Counterfactual projections of cigarette sales (2017–2019) (Fig. 1, solid red line) show a significant and growing shortfall with actual cigarette sales (Fig. 1, solid red vs. green lines). Actual sales fall substantially below projected sales by up to 0.11 packs per capita (15.8% lower sales) across the post-period, and fit the predicted values poorly (MAPE = 9.1%).

The growing cigarette sales shortfall suggests the presence of another factor in the post-period that may affect cigarette pack sales. Per-capita ENDS volume was compared with the cigarette sales shortfall (where more positive values mean a greater shortfall) (Fig. 2); for every 1-unit per capita increase in ENDS sales, the shortfall in cigarette sales significantly increased by approximately 1.4 packs per capita (B = 1.4, p < 0.0001).

Fig. 2
figure 2

Cigarette discrepancy and ENDS sales per capita. Note. Cigarette discrepancy: discrepancy between actual and projected de-seasonalized per capita cigarette packs sales (red), with more positive values indicating a greater shortfall in cigarette sales. ENDS sales: de-seasonalized, per capita ENDS volume purchases (blue). Solid lines: smoothed data. Faded points: raw data

Supplementary analyses that tested for potential spurious correlation showed that, despite significant trends in both the cigarette shortfall and ENDS sales variables, their combination was stable over time, indicating a long-run equilibrium relationship. OLS estimates are statistically consistent given these characteristics of the data and the sufficient sample size, suggesting that the main analysis above is robust. Furthermore, an ECM appropriate for analyzing relationships between variables with these characteristics produced a similar estimate: every 1-unit increase in per-capita ENDS sales is associated with a 1.5 packs-per-capita shortfall in cigarette sales (see Supplementary Analysis 1). The ECM further showed that the cigarette shortfall responds to changes in ENDS sales rather than vice versa, consistent with ENDS sales being the driving force. These supplementary analyses reinforce the main findings and suggest an equilibrium relationship indicative of ENDS substituting for cigarettes.

Table 1 presents the main and sensitivity results. Analyses using longer pre-periods also showed that actual cigarette sales were lower than projected, though the magnitude of this shortfall was smaller versus the primary analysis (see “Discussion”). For all analyses, the shortfall in cigarette sales was positively associated with ENDS sales across the post-period. Each additional per-capita ENDS volume was associated with a 0.7–0.9 per-capita decrease in cigarette pack sales (p < 0.0001 in all cases) across the sensitivity analyses.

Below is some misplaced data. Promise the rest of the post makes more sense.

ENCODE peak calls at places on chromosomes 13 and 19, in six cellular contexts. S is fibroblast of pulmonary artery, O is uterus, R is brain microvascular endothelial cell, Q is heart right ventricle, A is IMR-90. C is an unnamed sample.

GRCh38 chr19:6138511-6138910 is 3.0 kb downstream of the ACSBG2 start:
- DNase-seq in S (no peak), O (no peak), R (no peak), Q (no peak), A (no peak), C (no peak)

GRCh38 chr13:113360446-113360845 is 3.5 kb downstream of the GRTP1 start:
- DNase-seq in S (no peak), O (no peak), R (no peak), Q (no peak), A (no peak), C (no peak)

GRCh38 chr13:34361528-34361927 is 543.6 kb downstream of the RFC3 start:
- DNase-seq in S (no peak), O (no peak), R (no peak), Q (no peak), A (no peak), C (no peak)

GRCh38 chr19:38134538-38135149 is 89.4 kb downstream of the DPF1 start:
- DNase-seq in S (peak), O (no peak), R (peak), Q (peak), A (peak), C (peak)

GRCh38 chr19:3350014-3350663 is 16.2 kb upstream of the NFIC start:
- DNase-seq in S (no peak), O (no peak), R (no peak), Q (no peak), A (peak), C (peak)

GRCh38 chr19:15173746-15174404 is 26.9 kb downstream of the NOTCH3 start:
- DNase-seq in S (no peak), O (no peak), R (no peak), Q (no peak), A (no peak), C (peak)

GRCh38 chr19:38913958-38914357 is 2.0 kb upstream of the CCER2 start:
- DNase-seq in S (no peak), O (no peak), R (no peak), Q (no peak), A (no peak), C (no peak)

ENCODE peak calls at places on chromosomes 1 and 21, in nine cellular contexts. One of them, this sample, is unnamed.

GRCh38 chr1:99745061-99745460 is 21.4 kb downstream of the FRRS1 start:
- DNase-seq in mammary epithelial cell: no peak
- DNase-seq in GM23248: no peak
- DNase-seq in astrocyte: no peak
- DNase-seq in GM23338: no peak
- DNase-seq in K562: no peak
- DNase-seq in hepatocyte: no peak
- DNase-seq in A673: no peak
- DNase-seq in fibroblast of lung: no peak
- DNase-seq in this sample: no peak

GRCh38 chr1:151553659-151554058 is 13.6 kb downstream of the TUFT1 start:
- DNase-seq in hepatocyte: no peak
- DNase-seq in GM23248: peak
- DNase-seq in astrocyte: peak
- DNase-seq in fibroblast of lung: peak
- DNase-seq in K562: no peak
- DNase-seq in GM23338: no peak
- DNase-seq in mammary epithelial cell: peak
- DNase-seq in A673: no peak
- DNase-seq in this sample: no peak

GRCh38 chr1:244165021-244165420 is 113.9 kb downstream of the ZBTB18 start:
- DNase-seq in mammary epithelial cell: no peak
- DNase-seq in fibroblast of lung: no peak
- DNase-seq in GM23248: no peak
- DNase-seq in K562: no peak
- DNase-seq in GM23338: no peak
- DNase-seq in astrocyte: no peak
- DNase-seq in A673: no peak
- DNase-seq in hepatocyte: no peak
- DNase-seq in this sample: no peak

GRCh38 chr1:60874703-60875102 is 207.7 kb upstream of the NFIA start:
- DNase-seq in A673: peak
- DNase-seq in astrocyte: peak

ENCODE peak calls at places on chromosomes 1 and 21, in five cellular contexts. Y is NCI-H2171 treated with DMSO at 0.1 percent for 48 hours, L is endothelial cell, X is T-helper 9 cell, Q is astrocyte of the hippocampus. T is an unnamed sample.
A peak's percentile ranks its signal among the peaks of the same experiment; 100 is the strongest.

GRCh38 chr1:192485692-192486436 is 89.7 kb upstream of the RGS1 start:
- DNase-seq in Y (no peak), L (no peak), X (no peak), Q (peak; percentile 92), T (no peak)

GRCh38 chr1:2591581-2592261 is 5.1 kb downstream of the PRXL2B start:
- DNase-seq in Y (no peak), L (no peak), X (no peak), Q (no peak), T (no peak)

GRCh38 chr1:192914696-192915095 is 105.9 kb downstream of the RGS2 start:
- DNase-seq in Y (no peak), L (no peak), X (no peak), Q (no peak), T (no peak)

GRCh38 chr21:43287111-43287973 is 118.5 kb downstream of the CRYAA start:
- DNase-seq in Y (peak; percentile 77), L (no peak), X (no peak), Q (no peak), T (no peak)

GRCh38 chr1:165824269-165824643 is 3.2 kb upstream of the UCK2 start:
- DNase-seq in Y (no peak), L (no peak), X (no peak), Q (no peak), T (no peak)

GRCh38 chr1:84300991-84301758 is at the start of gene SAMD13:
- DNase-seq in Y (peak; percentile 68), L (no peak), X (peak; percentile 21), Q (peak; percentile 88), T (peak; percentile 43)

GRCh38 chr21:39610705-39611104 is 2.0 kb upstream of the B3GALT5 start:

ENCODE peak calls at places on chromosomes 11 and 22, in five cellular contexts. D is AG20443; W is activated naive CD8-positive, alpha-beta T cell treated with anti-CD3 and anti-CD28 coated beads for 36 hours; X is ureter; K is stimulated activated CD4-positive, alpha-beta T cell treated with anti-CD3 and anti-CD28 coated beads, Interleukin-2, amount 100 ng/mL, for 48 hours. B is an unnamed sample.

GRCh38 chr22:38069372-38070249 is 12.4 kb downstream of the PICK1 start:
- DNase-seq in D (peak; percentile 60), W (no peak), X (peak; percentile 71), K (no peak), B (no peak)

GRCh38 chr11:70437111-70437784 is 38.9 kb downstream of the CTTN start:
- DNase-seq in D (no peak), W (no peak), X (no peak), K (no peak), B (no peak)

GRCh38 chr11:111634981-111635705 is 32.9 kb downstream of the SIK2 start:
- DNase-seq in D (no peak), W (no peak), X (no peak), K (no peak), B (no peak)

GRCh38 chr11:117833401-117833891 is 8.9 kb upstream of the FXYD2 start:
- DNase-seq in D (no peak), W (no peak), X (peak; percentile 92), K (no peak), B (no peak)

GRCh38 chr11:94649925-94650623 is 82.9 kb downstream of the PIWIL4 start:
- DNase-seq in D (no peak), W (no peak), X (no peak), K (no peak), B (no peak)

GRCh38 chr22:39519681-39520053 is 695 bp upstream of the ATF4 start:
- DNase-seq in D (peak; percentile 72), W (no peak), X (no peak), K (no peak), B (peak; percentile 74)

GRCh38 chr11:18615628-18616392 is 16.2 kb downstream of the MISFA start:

Table 1 Results of primary and sensitivity analyses

Finally, additional robustness checks were performed as supplementary analyses. First, we additionally controlled for average cigarette pack price—one specific mechanism of the general substitution—which produces similar but slightly smaller effects (Supplementary Analysis 2). We also re-analyzed these associations within each of 4 US Census regions, finding similar results in 3 regions and inconclusive results in the 4th (Supplementary Analysis 3).


US retail data show that cigarette sales became up to 16% lower than expected as ENDS became common (2017–2019), than what would be expected from prior cigarette sales trends (2014–2016). The shortfall in per-capita cigarette sales was significantly associated with per-capita ENDS sales, such that every additional unit of ENDS volume per capita is accompanied by a reduction in cigarette sales of 1.4 packs per capita, based on sales in tracked retail channels. Moreover, a supplementary ECM analysis shows that changes in ENDS sales precede those of cigarette sales, consistent with ENDS being the driver of these changes. Thus, ENDS appear to act as a general substitute for cigarettes.

The goal of the current study was to fill a gap in the current literature by assessing whether ENDS uptake has been associated with a measurable, population-level impact on reducing cigarette smoking; thus, the general substitution effect we report intentionally aggregates across multiple specific mechanisms. While examining specific mechanisms is outside the scope of this study, several potential mechanisms could contribute to this overall, national-level substitution. For example, there is robust evidence of economic substitution between ENDS and cigarettes, as a function of cigarette price (Cotti et al., 2022; Pesko et al., 2020). Local and national policy changes that make cigarettes or ENDS less accessible may also be other mechanisms contributing to the overall substitution effect we report. Local policies can include local flavor bans and smokefree air laws, which both show evidence for a type of substitution in that restrictions on ENDS are associated with subsequent increases in cigarette smoking (Cooper & Pesko, 2017; Friedman, 2022; Friedman, 2021). Additionally, many states and localities raised the legal age of tobacco purchase to 21 years ("T21") throughout the date range examined in the study; T21 decreases cigarette smoking (Abouk et al., 2021) and may have an effect on ENDS use (Abouk et al., 2021). Thus, the literature identifies several specific mechanisms that could explain the aggregate-level general substitution effect we report; future research should examine the role of particular mechanisms in driving this relationship.